It is one of the most iconic images from Sandus: the view of the Buddha sitting in the Office of the Sôgmô at the Palace of State. It has been shown to the world as a feature of Sandum national identity and has been a focus of Sandum identity since Sandus’s early history. The Sôgmô in 2010 stood before it as Governor of the Territory of Sandus, member of the St.Charlian Commonwealth, and stands before it now as Sovereign in our own right. It has even been the receiver of gifts from the Sôgmô’s former consorts. But, now, the State’s national Buddhist altar is to receive something of a renovation: a new Buddha.
The new Buddha is a gift from the father of the Sôgmô who recently purchased the carved wooden Buddha in Cambodia while on a trip there to research the Buddhist and Hindu temples of the ancient Khmer. It replaces the faux-stucco looking Buddha that currently sits on the National Altar and has a greater significance than the former Buddha. The previous Buddha statue was intended for use in gardens, while this new Buddha statue is intended for spiritual use inside. And, this new Buddha has support from many of the Sôgmô’s friends and family, while the Sôgmô himself said, “I think he looks rather magnificent — and what a wonderful pose: ‘Calling the Earth to Witness!'”
The pose, known as the “Calling the Earth to Witness” mudra, is one of the most iconic symbols of the Buddha. This posture symbolises the Buddha’s enlightenment as, according to tradition, the Buddha touched the Earth for it to witness his enlightenment. It is also known as the “Subduing Mara” pose because it is with this touching of the Earth that Siddhartha Gautama dispelled Mara, the demon who attempted to prevent Gautama from achieving enlightenment, as in the 1993 film Little Buddha.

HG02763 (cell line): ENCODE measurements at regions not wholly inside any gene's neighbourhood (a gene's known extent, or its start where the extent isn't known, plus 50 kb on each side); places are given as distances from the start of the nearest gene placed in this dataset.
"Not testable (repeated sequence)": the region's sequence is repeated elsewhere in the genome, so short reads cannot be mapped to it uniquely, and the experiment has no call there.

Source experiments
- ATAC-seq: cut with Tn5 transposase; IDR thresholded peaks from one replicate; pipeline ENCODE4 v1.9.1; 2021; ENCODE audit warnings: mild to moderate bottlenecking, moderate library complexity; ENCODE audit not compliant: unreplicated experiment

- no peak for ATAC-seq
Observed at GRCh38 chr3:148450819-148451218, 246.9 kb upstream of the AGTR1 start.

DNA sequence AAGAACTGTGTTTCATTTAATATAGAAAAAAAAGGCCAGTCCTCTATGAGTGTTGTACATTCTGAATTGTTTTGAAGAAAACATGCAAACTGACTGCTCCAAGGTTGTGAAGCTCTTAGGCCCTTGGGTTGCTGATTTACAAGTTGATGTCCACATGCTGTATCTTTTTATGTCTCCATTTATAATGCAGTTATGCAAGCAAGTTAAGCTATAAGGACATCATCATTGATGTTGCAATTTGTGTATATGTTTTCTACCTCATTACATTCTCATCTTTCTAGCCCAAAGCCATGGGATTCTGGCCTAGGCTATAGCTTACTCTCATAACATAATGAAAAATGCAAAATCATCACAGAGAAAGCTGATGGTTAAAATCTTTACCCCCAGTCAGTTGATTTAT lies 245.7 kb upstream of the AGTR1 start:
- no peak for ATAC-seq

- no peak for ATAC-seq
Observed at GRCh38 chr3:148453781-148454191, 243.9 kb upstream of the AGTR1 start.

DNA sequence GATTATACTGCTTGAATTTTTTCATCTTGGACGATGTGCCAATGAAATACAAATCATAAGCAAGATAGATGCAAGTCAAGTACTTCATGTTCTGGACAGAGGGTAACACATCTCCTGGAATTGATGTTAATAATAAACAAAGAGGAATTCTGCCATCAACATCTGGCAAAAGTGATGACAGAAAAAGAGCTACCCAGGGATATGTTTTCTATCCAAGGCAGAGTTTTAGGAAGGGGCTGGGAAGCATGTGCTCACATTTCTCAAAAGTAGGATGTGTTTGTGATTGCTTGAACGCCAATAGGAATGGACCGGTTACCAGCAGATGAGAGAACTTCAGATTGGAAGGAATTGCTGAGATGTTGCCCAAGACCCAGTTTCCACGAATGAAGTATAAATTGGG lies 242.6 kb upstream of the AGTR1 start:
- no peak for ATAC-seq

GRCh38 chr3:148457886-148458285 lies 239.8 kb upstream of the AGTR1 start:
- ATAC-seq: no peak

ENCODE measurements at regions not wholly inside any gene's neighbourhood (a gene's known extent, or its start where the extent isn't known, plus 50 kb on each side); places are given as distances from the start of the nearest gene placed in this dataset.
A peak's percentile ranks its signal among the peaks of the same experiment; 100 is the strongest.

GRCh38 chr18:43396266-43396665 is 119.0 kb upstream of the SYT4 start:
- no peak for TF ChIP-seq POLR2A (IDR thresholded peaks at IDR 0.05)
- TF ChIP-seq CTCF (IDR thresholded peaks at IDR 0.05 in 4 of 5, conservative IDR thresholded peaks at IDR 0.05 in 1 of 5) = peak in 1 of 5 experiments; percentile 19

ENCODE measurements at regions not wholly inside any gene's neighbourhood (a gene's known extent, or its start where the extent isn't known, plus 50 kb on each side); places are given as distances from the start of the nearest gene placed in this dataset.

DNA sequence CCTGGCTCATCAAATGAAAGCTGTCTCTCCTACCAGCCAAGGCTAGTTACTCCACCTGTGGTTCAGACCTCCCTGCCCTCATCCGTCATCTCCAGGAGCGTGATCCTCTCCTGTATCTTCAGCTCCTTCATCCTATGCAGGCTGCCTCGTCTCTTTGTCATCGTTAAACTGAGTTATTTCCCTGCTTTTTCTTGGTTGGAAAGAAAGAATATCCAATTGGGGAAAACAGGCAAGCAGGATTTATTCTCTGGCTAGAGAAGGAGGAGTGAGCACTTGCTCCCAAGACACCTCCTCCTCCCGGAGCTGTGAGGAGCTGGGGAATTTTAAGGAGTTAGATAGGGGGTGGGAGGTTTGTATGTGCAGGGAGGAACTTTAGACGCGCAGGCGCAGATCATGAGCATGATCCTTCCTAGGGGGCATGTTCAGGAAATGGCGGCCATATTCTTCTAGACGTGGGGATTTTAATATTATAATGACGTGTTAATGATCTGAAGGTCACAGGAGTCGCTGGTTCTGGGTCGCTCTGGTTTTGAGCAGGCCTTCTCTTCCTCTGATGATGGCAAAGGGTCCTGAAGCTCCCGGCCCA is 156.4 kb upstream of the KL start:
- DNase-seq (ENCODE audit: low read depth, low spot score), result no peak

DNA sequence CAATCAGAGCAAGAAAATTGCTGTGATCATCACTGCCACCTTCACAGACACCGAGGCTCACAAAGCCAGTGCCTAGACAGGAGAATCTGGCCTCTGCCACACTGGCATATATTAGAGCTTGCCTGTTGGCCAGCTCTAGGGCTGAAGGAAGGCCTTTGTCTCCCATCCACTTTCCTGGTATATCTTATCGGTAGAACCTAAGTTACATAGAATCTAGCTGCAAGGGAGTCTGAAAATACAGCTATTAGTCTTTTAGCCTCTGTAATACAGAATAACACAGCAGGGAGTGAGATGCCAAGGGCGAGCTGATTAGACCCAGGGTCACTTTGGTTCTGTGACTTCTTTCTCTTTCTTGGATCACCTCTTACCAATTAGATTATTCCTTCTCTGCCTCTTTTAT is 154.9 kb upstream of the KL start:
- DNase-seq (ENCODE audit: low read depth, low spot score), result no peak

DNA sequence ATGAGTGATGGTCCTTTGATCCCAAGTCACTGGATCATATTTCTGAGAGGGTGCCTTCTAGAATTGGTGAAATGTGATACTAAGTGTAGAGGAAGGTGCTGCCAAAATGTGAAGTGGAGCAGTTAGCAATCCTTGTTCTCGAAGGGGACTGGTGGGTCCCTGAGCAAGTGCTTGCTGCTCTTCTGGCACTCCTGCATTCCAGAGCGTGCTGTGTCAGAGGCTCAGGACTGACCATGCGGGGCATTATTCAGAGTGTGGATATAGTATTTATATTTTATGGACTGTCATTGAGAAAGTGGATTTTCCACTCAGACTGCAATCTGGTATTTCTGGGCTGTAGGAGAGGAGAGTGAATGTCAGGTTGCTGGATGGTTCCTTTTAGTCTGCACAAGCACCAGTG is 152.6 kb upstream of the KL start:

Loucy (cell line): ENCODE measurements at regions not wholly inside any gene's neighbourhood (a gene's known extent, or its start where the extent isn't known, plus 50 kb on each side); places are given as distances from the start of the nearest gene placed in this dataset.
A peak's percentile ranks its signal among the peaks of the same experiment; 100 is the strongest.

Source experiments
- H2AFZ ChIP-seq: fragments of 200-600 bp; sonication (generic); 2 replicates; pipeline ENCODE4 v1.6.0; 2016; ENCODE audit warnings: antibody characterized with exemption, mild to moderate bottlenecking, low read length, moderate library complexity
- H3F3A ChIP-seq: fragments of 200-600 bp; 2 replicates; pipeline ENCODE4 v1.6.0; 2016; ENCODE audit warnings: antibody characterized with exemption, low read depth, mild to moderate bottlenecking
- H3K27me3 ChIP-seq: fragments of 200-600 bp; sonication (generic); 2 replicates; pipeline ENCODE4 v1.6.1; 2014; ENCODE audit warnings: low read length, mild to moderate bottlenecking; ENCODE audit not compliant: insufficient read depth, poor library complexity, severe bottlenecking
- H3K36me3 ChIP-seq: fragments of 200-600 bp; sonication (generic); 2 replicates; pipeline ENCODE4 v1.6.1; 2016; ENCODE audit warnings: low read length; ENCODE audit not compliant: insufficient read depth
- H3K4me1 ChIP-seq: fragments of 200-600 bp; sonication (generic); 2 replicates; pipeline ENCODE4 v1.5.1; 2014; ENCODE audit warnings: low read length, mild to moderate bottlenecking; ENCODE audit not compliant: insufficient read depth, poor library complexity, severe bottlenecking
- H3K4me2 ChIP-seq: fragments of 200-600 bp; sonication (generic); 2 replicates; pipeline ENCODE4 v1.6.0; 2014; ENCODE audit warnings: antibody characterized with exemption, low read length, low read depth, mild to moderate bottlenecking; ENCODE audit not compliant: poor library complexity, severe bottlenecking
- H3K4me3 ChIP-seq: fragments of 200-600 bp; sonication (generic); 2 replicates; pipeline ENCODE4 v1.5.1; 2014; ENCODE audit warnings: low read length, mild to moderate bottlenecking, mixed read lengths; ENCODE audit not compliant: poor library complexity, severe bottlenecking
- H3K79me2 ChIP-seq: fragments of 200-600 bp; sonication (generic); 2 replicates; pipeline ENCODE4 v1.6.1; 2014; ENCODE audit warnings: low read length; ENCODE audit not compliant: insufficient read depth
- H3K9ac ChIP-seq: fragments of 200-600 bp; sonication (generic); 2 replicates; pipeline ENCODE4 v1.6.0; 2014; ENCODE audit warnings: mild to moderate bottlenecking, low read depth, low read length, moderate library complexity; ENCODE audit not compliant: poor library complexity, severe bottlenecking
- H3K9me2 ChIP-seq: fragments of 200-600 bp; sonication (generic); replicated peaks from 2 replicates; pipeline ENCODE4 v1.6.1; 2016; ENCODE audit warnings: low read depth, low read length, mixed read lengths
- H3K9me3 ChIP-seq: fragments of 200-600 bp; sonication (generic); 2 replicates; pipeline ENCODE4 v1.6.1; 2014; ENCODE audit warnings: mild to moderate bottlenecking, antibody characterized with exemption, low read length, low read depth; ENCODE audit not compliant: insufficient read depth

The possession of the Buddha is an important feature of Buddhist spirituality because of the Buddha’s “three bodies,” or trikaya. In this philosophy of Buddhism, the body of a buddha represents the accumulation of both merit and wisdom represented by dharmakaya, sambhogakaya, and nirmanakaya. The dharmakaya represents the ceaseless wisdom of enlightenment that has no boundaries or limits. The sambhogakaya represents the Buddha as a body of bliss and peace. And, the nirmanakaya represents the physical body of a buddha as it is manifested in space or time. For Buddhists, it is important to have an image or statue of the Buddha either in their mind or in their realm of sight in order to meditate on the three bodies of the Buddha.
The old Buddha will remain with the Sôgmô. When the Sôgmô moves into his new apartment later this month, the Buddha will accompany him.